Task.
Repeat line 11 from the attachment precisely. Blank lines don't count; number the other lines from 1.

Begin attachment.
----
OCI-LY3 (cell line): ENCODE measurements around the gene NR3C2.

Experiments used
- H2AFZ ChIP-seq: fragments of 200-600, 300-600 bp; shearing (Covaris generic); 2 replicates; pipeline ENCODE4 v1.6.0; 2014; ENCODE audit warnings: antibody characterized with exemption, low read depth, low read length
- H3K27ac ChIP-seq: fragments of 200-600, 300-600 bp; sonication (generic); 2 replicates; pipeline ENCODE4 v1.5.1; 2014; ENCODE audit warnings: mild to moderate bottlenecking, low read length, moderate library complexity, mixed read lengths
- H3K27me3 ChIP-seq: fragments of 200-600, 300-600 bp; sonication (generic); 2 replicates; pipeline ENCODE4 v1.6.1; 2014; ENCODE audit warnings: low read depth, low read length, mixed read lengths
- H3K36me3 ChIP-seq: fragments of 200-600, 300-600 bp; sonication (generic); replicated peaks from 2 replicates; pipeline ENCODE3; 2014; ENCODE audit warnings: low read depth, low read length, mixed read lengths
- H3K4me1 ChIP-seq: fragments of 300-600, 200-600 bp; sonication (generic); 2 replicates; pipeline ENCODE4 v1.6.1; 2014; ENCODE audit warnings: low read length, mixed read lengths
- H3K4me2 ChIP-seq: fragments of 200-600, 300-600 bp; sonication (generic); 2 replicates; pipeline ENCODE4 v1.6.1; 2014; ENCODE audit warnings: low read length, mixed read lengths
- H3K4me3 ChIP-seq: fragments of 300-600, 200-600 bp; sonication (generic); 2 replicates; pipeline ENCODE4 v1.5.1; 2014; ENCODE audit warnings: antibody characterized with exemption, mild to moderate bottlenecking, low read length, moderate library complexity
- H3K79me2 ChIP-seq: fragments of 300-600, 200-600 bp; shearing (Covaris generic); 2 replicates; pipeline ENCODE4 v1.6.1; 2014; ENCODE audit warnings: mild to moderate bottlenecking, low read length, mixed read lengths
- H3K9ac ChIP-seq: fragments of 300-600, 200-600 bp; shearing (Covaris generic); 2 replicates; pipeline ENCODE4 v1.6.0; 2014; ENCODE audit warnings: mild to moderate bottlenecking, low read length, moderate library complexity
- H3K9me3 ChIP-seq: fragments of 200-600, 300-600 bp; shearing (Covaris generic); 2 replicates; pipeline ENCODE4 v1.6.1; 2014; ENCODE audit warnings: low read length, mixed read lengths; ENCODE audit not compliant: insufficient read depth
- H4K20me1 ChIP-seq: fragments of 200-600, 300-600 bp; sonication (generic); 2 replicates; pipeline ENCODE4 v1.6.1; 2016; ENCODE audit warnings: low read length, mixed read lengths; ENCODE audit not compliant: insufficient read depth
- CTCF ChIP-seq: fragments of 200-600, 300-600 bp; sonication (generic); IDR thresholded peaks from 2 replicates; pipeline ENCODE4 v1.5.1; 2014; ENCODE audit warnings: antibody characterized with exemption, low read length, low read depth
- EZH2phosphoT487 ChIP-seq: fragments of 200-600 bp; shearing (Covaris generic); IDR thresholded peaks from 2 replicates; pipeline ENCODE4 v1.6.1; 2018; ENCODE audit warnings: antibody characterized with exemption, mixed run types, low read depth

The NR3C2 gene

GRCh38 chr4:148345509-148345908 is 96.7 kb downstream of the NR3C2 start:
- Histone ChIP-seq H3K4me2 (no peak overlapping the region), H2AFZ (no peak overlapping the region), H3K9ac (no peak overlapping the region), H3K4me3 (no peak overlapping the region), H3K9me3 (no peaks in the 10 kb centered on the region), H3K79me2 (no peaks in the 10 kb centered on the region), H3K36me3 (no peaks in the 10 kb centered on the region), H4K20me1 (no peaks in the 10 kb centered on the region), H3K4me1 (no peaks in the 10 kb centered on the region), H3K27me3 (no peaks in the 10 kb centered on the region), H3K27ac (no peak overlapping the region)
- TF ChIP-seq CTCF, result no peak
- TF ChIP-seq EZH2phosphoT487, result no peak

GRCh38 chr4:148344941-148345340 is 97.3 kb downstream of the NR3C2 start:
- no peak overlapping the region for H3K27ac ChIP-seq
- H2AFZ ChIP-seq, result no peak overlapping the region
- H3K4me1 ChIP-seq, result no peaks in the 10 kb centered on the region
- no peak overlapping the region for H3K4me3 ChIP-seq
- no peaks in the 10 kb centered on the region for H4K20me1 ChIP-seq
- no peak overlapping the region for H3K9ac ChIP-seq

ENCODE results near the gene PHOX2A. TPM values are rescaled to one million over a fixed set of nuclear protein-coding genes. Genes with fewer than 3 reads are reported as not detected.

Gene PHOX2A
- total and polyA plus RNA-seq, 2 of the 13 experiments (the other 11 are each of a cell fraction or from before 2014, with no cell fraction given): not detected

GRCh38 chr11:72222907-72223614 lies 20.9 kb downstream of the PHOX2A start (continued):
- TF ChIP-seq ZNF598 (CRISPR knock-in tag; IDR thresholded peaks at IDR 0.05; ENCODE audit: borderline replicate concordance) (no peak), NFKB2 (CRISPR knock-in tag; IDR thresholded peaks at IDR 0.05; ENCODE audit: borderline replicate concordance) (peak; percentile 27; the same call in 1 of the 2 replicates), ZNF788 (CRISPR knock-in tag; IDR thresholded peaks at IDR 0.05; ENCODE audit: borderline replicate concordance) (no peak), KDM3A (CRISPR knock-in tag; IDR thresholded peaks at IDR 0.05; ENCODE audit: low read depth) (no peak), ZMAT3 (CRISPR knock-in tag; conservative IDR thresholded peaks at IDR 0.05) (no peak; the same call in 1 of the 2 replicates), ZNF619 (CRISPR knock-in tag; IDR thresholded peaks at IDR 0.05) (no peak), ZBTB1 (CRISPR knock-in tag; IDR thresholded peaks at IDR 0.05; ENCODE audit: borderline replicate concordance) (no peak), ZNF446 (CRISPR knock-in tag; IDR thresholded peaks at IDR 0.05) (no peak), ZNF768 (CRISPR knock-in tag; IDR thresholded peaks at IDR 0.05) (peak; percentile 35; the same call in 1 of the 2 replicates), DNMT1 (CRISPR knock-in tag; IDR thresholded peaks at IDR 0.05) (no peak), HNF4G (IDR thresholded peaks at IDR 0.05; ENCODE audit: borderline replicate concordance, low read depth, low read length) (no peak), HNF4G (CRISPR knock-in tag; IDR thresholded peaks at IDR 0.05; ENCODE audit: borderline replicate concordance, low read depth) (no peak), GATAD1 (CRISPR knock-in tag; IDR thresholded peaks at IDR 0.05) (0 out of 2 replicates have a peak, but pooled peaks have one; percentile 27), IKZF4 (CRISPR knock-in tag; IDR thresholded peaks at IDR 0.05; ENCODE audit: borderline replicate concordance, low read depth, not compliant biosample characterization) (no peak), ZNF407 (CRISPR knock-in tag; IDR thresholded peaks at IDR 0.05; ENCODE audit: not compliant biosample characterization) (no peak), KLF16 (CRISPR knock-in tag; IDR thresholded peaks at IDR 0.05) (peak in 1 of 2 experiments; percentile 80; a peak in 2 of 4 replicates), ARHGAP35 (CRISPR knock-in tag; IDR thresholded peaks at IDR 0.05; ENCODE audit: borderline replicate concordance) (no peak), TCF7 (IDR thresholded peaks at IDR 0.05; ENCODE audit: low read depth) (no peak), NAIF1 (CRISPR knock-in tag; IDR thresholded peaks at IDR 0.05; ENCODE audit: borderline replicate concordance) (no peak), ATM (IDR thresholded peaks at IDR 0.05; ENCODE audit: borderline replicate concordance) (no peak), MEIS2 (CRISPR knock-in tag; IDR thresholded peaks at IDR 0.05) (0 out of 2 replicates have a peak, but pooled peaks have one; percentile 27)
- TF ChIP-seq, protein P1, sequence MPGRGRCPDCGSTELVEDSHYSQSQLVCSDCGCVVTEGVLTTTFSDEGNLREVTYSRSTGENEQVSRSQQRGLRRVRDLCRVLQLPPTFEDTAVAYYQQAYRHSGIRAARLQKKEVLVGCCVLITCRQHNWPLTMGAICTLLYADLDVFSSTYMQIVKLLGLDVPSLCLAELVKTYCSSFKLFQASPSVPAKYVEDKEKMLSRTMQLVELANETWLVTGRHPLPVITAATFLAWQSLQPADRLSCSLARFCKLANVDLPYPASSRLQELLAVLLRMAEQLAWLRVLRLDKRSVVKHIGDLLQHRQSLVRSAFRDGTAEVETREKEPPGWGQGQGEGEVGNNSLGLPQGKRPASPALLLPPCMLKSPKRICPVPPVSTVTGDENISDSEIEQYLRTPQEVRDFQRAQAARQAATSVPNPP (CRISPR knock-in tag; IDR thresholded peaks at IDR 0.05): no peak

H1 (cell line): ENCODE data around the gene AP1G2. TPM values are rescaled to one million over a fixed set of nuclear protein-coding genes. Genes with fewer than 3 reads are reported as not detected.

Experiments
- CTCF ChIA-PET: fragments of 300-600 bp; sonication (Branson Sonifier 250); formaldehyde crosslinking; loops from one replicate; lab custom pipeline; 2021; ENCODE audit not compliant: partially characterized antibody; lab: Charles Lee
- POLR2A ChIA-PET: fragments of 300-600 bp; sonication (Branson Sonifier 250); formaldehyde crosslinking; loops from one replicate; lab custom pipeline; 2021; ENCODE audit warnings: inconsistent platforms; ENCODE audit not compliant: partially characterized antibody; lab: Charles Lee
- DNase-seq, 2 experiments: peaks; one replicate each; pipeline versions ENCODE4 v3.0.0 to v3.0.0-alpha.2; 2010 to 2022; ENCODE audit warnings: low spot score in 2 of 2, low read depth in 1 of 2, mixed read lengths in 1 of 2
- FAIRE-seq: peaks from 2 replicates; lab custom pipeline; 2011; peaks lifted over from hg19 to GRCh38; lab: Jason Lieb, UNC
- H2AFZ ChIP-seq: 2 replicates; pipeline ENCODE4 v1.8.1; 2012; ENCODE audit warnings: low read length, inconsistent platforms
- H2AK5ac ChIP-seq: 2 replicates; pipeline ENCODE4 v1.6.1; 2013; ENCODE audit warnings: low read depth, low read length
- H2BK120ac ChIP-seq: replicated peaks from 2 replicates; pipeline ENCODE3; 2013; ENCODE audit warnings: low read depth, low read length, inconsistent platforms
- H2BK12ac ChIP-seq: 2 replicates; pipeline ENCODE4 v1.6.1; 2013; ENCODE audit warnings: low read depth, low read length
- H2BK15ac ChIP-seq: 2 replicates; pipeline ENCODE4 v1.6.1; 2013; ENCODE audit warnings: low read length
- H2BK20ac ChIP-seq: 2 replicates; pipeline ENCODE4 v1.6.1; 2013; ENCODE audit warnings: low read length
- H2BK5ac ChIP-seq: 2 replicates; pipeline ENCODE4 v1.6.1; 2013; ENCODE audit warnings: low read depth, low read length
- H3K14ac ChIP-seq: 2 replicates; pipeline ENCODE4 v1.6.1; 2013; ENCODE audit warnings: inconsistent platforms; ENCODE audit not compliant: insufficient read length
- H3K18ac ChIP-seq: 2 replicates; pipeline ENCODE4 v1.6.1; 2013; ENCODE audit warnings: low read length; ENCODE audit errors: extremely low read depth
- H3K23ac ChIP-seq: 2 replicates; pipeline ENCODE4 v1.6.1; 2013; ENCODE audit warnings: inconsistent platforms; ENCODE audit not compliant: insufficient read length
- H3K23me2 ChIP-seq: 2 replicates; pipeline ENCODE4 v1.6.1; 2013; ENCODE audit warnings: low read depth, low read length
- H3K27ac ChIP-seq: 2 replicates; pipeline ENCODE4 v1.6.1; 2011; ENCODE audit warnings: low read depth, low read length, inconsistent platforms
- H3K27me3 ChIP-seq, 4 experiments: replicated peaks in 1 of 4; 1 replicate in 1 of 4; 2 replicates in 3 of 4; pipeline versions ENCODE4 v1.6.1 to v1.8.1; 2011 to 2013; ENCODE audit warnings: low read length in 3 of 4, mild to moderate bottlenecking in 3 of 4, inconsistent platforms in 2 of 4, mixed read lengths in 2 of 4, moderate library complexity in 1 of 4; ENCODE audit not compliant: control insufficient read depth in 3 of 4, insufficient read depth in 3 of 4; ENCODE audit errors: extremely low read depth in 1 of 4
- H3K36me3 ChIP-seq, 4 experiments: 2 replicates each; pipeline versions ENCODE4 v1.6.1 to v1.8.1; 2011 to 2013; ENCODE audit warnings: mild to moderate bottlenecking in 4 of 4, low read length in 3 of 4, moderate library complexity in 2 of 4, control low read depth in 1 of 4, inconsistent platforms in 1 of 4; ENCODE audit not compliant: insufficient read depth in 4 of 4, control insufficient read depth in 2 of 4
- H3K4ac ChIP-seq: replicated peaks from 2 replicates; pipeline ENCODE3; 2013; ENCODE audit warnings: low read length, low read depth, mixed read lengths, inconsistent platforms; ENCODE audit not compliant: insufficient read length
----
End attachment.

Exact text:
- H3K9ac ChIP-seq: fragments of 300-600, 200-600 bp; shearing (Covaris generic); 2 replicates; pipeline ENCODE4 v1.6.0; 2014; ENCODE audit warnings: mild to moderate bottlenecking, low read length, moderate library complexity